Turkey grew at a rate of 7.5% annually between 2002 and 2006. Following the global recession Turkey was the fastest out of the gate, expanding at levels greater than China (10.3% annual GDP growth in 2011) but has since slowed, averaging 3% growth between 2012 and 2015. Turkey is also dependent on foreign capital and in the summer of 2013 investors pulled their money out in droves, causing the lira to plunge.
The ensuing rise in interest rates only served to choke the economy further and high inflation (8%) combined with president Erdogan’s authoritarian tendencies are a worry to Turkey’s future growth.
So upon closer inspection, Turkey seems to be most vulnerable to falling behind. However, every country has risks and challenges that it is going to have to face in the years to come. While there are many ETFs (exchange traded funds) that might track a “BRIC” or “MINT” index it is always good to fully understand the risks when you invest in emerging markets.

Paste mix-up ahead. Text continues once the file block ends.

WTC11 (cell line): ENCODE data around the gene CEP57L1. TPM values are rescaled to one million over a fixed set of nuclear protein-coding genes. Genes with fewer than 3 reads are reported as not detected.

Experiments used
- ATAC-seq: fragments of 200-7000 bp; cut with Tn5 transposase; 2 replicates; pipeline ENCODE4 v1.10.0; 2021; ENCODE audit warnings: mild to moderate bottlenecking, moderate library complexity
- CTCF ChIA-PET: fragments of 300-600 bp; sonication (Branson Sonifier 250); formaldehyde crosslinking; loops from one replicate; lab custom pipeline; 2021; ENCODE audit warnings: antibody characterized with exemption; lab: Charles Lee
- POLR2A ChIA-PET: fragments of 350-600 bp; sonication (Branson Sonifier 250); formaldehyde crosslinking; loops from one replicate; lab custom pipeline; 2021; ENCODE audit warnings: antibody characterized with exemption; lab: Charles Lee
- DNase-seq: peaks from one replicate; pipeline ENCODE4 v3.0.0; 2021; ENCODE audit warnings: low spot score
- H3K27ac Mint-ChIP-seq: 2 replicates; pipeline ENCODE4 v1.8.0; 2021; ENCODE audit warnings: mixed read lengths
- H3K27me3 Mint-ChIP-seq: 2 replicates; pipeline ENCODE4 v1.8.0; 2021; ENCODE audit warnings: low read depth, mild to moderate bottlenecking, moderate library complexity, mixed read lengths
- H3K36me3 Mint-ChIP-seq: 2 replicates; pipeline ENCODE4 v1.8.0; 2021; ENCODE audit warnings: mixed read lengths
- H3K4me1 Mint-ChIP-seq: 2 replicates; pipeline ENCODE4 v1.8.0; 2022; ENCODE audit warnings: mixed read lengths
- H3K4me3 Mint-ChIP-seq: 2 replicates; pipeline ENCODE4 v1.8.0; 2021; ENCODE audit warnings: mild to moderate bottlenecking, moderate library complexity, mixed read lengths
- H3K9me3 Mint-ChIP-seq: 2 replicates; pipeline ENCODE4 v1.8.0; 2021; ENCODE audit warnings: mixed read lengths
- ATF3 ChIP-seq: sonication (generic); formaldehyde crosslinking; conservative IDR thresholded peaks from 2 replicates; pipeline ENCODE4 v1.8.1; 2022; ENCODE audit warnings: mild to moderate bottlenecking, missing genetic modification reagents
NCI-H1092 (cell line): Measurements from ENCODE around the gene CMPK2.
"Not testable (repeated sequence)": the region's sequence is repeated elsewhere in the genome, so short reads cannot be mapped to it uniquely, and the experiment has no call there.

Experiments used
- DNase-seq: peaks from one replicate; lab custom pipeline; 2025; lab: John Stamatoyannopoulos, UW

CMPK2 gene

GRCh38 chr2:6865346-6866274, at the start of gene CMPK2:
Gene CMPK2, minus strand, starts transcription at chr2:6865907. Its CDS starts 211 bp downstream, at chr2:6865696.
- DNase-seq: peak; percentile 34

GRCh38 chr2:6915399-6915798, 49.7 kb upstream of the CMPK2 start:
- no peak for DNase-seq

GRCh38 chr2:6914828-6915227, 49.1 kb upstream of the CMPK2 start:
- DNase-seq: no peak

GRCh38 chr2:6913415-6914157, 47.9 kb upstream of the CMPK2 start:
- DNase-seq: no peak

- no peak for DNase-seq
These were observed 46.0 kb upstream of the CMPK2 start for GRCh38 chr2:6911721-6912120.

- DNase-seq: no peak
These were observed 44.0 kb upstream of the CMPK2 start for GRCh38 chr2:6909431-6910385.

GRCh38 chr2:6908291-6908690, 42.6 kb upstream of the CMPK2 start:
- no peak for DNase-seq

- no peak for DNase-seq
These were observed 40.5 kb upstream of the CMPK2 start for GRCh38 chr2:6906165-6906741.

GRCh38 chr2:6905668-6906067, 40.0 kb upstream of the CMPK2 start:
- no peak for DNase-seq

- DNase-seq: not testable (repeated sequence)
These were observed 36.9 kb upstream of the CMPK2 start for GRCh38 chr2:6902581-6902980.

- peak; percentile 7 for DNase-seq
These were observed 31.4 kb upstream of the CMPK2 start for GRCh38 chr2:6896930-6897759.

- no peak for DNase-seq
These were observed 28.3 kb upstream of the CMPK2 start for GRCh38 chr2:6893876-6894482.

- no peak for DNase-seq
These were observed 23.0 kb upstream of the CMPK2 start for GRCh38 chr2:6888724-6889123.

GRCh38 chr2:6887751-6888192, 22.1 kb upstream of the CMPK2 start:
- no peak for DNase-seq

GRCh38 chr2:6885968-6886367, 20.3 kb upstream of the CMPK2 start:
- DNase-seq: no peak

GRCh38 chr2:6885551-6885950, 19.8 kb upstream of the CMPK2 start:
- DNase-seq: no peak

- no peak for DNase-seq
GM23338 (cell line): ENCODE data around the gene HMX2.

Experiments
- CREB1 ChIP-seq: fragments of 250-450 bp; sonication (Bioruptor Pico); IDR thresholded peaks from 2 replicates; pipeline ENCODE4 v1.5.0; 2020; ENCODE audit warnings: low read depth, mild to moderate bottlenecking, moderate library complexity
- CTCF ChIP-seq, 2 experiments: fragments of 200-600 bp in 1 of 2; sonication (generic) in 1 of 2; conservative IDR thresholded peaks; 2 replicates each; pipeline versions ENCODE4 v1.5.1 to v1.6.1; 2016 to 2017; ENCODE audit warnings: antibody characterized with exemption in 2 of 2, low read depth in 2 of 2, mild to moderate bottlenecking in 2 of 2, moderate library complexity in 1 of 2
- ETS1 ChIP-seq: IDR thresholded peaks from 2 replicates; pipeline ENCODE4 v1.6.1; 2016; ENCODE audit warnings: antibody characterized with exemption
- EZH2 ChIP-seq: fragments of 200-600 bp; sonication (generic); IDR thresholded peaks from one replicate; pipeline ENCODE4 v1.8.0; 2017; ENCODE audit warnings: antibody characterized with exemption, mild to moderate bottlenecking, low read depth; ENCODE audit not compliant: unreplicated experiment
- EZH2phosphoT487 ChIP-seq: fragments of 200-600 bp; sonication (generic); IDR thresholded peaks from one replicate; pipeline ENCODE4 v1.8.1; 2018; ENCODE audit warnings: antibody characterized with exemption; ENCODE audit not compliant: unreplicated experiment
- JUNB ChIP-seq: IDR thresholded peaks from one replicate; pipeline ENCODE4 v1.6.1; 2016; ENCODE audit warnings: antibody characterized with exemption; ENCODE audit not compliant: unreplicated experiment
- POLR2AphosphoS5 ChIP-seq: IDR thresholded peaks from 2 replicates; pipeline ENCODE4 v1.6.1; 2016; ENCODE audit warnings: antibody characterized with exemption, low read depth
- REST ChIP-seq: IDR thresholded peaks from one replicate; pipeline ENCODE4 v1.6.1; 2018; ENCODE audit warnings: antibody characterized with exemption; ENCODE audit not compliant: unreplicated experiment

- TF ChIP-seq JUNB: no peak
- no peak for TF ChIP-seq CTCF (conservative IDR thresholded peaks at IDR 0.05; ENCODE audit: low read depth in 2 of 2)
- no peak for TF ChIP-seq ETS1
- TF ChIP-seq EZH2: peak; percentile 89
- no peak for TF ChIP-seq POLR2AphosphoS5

After all, economic groupings are a dime-a-dozen. Any analyst looking to make a name for themselves is coming up with a catchy name. You could invest in the EAGLEs, the Emerging and Growth Leading Economies, which include Brazil, China, Egypt, India, Indonesia, South Korea, Mexico, Russia, Taiwan and Turkey. Then there’s MIST (Mexico, India, South Korea, Turkey), the Fragile Five (Indonesia, South Africa, Brazil, Turkey, India), PINE (Philippines, Indonesia, Nigeria, Ethiopia), and MIKT (Mexico, Indonesia, South Korea, Turkey).
Bottom line: if you want exposure, you can get exposure. Think of the catchy names as more of a marketing ploy rather than an investment strategy. The advantage to investing in emerging markets is that if you do it right you can achieve a higher return than the dependable, advanced economies. The disadvantage is that many are more fragile than the advanced economies, vulnerable to capital flight and suffering from widespread corruption in many cases.
As always, if you’re going to invest, know what you’re putting your money in.